The GOP Eases Up on Prisons
In September 2009, Georgia police stopped Charles Canion for driving erratically and found a bag in his car containing traces of methamphetamine. Arrested and convicted a third time for drug possession, Canion was locked up for two years at an average cost to the state of $51 per day. Canion, 50, is out now, but will be on probation until he’s 77, costing the state more money.
Canion may never have gone to prison under proposed reforms backed by Georgia Governor Nathan Deal, one of many Republicans across the country looking to reduce state corrections spending by softening sentencing laws. On Feb. 27, the state’s GOP-led House of Representatives introduced legislation that calls for special courts to steer drug users into rehab, which Deal says is cheaper than a jail sentence. “We must focus on transforming our corrections system into … a place where low-level offenders are reclaimed and restored to society as functioning members of the community, working to support their own families, and paying taxes,” Deal said last month in a speech to state lawmakers.
Lose the point about taxes and you’re left with an argument liberals made for years. The number of Americans behind bars nearly tripled from 1987 to 2007. Despite a slight decline in jail populations from 2008 to 2009, states spent $50 billion on corrections in 2010, the second-fastest-growing expense after Medicaid, according to the Pew Center on the States.
That’s why Deal and other conservatives are reaching for the keys to the big house. A proposed bill in Missouri would cap prison sentences at 120 days for low-level offenders who violate their probation. New Jersey Governor Chris Christie is seeking $2.5 million to create mandatory drug courts for nonviolent offenders, while in Pennsylvania a panel of state officials is studying prison trends to look for savings. “Twenty or 30 years ago, we were letting murderers and rapists out every day because there weren’t enough prison beds, and there were attitudes excusing crime as society’s fault,” says Marc Levin, senior policy adviser with Right on Crime, a project run by the conservative Texas Public Policy Foundation that’s pushing the reforms with the Pew Center. “Then the pendulum swung, and it swung too far.”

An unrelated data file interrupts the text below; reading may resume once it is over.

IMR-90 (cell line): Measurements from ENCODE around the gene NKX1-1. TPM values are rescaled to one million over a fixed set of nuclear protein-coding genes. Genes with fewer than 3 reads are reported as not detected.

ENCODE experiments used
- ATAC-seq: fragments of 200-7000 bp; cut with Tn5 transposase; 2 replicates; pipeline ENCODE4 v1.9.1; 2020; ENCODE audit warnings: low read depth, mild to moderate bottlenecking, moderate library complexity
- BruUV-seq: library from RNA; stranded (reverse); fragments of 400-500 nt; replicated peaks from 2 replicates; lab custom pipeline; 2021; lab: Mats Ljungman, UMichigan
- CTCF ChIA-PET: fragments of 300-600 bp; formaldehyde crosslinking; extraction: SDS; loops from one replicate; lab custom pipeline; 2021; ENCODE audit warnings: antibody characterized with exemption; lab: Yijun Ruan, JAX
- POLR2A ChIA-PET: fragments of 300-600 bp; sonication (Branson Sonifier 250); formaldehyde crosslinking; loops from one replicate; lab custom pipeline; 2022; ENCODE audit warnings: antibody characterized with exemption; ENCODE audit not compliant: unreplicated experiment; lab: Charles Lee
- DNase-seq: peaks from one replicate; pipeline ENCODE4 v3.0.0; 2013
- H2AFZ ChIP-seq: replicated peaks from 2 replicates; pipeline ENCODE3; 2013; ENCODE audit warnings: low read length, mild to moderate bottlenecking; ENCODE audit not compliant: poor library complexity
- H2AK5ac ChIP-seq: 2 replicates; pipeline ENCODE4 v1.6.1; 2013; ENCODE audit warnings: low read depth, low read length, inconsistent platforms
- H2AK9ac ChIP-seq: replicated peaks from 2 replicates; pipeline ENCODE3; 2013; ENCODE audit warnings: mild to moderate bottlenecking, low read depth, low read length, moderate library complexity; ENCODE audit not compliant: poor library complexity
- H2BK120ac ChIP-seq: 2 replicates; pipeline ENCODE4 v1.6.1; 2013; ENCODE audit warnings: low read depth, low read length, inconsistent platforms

Grover Norquist, president of Americans for Tax Reform, Tony Perkins, director of the conservative Christian Family Research Council, and Newt Gingrich have signed Right on Crime “pledges” endorsing sentencing reform. Right on Crime hopes such endorsements will serve as the conservative credential to influence Republican lawmakers in Georgia and elsewhere. In 2010, ALEC (the American Legislative Exchange Council), the conservative public policy group, added several crime reform bills to its portfolio of “model” legislation that GOP lawmakers across the U.S. use as boilerplate language. Seven states with Republican majorities—including Alabama, Louisiana, Ohio, and Oklahoma last year—have loosened sentencing laws.
The reforms have angered prosecutors. “Nobody is in prison now for a minor drug offense,” says Scott Burns, executive director of the National District Attorneys Association in Alexandria, Va. “Judges and prosecutors go out of their way to find alternatives to incarceration.”
In Georgia, one in 13 residents is locked up or on probation or parole—the nation’s highest rate of correctional control. The state spends 7 percent of its $15.9 billion budget on prisons. Frank Hogue, president of Georgia’s criminal defense bar, says he wants to work with conservatives, no matter their reasoning. “It’s about the money, of course,” Hogue says. “I don’t care what the motive is.”